The matter of chinuch according to Rashi is the right entrance at the starting point. This is "train the child". When the child reaches a suitable state, one should sow in him what he is ready to absorb at that time.
In other words, at least in this context, a meaningful friendship, as discussed above would begin when the child is able to take and gain something from it. This is not so say that an earlier age of socialising is not worthwhile (indeed from a developmental perspective one can argue through social gatherings, a toddler acquires social skills, develops empathy and creates communication with the environment), but when a child is more cognisant of the world around them it definitely makes for a more substantial companionship.
I can't point you to any immediate Jewish source about the developmental nature of nurturing friendships from a young age, but I can point you to the acclaimed Jewish psychotherapist and family counselor - Dr Meir Wikler. He is also the author of, Partners With Hashem: Effective Guidelines for Successful Parenting (Artscroll/Mesorah, 2000)
He has a piece on Aish.com here entitled, "Making Friends". He writes there why friendships are so foundational in younger children, specifically once they enter schooling:
While your child is an infant and toddler, friendships are very irrelevant and insignificant to him. His entire focus is on you, your spouse and his siblings. Your family makes up his entire social world.
Once your child enters preschool, however, he enters an alien, competitive and sometimes hostile social universe. In order to survive, he must succeed at making friends.
Without friends, your child lacks partners for games and play, companionship during free time and, most importantly, allies for protection against bullies and other aggressors. Without friends, your child feels alone and is alone. Not having friends undermines your child's self-esteem and erodes his confidence. It heightens his insecurities and fears. And it may make him want to avoid camp, extracurricular activities and even school itself.
When young children who are at this stage in life have friends, it creates the opportunity to make lasting lessons. They learn how to look out for a friend, to gain a sense of happiness when helping them and enjoying their company.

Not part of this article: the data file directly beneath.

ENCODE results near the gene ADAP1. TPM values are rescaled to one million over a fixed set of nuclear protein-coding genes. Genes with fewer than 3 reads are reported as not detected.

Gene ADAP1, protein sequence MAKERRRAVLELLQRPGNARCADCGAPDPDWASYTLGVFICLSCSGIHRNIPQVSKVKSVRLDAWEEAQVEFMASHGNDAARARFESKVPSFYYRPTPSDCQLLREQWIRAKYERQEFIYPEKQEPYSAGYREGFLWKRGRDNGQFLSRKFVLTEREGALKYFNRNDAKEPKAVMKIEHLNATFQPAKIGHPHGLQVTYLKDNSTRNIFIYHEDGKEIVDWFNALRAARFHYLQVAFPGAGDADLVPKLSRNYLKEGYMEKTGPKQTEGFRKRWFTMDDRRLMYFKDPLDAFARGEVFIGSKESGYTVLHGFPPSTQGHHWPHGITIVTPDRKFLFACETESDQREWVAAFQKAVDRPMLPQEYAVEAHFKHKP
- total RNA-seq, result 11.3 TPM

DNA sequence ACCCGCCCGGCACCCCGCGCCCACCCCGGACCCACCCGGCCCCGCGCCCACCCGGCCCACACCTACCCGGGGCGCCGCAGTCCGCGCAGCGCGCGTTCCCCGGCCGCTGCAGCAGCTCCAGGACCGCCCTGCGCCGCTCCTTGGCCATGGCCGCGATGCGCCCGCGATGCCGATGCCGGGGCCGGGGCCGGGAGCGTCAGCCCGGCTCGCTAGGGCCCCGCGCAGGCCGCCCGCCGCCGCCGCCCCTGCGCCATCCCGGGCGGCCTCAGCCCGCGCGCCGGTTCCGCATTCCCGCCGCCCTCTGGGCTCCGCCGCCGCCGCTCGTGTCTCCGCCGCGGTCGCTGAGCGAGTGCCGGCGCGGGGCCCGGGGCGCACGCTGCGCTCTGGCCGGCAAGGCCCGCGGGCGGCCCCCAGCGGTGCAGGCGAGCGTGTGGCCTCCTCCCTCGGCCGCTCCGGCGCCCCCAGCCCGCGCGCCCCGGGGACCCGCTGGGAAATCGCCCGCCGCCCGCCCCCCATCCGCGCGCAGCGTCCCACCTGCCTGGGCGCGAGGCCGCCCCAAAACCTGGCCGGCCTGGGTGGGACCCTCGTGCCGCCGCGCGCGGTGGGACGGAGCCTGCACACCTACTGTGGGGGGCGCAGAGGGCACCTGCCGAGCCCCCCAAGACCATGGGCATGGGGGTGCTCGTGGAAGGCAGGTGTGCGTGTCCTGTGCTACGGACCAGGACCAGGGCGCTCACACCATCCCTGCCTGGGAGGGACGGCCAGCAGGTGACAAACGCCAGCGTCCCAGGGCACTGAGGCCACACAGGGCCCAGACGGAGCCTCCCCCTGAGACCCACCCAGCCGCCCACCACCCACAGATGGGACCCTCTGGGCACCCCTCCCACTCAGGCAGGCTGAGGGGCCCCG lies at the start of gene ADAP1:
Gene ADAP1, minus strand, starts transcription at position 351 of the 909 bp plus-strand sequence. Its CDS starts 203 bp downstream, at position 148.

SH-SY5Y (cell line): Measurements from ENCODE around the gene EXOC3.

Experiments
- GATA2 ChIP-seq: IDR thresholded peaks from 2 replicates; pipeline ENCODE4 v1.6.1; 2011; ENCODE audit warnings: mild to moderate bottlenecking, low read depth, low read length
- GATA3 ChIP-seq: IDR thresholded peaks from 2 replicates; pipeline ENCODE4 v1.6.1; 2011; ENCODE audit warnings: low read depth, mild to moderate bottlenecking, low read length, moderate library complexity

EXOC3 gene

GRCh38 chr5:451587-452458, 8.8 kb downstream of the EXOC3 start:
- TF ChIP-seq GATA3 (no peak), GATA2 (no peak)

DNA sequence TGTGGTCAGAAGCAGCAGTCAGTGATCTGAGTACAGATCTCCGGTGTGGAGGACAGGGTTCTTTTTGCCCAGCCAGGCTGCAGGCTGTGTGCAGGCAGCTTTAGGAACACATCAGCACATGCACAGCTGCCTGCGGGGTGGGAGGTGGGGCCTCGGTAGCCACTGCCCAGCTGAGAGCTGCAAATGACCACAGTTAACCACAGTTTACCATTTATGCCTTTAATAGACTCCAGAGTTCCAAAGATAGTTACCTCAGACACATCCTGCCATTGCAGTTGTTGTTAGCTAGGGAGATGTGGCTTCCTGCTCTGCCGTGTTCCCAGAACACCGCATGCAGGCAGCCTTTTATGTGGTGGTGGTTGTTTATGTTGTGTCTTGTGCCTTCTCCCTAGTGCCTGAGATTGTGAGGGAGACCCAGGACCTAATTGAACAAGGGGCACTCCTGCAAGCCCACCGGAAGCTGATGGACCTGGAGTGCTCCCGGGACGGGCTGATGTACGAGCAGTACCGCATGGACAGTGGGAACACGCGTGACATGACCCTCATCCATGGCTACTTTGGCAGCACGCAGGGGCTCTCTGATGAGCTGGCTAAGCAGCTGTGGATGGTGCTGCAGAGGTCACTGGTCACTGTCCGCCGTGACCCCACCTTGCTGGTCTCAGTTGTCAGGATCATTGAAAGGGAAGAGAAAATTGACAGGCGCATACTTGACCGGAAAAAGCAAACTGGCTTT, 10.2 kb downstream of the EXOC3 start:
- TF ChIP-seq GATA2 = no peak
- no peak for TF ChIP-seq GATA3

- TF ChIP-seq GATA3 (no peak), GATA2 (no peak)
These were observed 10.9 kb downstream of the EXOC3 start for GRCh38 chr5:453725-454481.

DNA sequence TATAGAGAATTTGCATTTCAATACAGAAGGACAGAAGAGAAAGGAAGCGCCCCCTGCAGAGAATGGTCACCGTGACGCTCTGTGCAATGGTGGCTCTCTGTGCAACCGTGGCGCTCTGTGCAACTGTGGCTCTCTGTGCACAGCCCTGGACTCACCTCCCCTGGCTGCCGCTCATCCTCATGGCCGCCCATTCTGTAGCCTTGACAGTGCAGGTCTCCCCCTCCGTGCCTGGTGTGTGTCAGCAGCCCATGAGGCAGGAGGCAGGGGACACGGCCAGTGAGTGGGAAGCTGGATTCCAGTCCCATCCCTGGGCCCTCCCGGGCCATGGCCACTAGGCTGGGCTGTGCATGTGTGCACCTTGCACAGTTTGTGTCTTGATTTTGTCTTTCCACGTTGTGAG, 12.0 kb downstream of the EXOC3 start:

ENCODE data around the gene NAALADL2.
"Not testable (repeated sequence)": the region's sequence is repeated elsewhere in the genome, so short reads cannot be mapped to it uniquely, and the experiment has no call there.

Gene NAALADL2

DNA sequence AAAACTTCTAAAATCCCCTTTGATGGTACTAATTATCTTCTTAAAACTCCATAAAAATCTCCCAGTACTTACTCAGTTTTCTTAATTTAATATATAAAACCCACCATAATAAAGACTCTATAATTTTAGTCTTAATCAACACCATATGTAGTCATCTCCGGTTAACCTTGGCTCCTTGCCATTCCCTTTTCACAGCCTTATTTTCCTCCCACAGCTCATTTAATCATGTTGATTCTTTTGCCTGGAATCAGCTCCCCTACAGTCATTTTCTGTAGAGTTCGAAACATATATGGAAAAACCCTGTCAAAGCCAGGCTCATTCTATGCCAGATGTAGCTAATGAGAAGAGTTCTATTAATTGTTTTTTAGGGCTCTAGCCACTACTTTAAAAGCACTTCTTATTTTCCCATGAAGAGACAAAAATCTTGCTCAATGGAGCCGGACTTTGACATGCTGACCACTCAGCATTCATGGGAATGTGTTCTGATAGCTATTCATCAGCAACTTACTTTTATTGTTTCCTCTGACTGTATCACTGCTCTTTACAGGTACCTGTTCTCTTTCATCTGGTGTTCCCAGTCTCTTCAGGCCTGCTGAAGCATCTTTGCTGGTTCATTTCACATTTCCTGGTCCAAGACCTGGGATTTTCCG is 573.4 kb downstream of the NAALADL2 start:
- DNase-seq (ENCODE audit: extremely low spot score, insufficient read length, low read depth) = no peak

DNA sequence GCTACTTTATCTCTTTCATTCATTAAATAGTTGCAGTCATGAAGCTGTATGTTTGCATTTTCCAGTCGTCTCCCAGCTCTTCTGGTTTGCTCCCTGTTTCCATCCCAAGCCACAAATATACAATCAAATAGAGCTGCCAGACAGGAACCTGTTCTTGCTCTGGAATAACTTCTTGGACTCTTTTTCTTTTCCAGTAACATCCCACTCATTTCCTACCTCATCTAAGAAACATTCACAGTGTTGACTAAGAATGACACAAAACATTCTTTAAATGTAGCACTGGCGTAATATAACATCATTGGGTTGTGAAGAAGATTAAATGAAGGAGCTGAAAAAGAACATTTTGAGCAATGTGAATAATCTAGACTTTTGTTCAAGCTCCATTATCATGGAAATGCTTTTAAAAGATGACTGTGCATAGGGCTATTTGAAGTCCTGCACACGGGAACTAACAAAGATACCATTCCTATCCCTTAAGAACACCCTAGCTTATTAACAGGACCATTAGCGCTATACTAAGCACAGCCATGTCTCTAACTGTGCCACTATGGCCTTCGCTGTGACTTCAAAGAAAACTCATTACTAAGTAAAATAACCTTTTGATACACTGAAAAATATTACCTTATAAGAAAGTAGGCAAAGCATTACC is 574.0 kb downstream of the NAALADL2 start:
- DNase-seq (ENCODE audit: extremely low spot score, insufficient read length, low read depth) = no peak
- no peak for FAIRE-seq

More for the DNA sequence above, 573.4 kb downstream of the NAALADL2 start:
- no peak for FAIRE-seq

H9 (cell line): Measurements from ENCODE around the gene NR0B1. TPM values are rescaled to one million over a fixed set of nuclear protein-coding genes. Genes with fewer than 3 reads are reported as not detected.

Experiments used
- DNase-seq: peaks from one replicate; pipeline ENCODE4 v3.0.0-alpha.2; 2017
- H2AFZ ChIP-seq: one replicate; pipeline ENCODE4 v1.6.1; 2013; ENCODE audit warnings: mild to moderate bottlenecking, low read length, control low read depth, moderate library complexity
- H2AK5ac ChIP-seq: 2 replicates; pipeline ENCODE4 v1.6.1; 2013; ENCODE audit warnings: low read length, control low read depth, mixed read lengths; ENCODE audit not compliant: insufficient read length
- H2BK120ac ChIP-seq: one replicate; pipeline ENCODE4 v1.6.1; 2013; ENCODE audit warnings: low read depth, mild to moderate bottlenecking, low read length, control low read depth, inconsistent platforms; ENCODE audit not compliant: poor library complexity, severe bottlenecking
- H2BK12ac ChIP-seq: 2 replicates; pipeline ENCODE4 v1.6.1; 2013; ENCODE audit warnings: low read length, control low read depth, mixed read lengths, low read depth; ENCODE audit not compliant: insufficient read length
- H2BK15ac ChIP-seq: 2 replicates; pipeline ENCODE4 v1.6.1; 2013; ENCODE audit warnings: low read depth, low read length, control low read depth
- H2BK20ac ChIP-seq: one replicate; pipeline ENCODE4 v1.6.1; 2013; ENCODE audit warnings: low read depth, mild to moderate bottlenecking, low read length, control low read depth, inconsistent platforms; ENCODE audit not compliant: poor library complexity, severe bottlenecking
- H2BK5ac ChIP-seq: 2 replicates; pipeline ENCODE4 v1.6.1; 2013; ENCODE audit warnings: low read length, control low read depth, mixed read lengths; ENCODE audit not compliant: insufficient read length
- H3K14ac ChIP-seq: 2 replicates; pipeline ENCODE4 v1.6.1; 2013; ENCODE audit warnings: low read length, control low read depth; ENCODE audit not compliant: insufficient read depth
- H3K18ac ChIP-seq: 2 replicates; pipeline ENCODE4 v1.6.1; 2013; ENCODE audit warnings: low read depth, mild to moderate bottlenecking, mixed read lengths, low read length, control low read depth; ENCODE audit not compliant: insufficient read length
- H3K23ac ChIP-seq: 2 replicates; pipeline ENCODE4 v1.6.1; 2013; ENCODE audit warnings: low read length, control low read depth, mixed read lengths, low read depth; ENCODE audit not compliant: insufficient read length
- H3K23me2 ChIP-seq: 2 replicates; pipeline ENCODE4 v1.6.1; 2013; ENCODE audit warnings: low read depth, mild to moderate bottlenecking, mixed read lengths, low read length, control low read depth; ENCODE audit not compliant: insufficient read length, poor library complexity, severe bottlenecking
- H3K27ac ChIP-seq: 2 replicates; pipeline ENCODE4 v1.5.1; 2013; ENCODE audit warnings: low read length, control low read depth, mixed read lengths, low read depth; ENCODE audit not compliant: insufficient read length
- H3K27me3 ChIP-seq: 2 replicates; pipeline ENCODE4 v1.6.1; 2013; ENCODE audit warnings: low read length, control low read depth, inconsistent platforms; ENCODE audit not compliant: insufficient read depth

So why is it important to teach children the means to socialise...
We know from Parshas Noach (Bereishis 8:21):
כִּ֠י יֵ֣צֶר לֵ֧ב הָאָדָ֛ם רַ֖ע מִנְּעֻרָ֑יו
That the desire of a man’s heart is evil from its youth
HaRav Ben Zion Abba Shaul zt"l, explains that a person has bad middos that are innately rooted from birth. If it were not for the fact that we receive chinuch as youngsters, these bad traits would further intensify as we mature. (See Ohr LeTzion, Shaar ben adam lechaveiro, maamar 6 - chinuch habanim p. 188)
The challenge of parenting is to provide each child with what they need so that they can develop a better understanding of the world, remove the innate selfishness that comes from being born as a "taker" and build meaningful relationships that will help them reach their potential.
Rabbi Abraham Twersky in his sefer, Positive Parenting p.48 writes:
As a child grows and begins to change from the totally self-centered infant to a youngster who must interact with others. situations arise which the young child does not yet know how to handle. For example, the child has candy or toys, and his infantile tendency is to keep them for himself. If he is to become a social being, he must learn how to give and share. Or perhaps someone else has something which the child desires. The young child does not know right from wrong, and he might try to take it away from another child. This is incompatible with living in society. The parents must begin to teach the child basic social skills.
So, fostering friendships, developing their social skills, is the means through which a child learns to become a giving, more loving human being.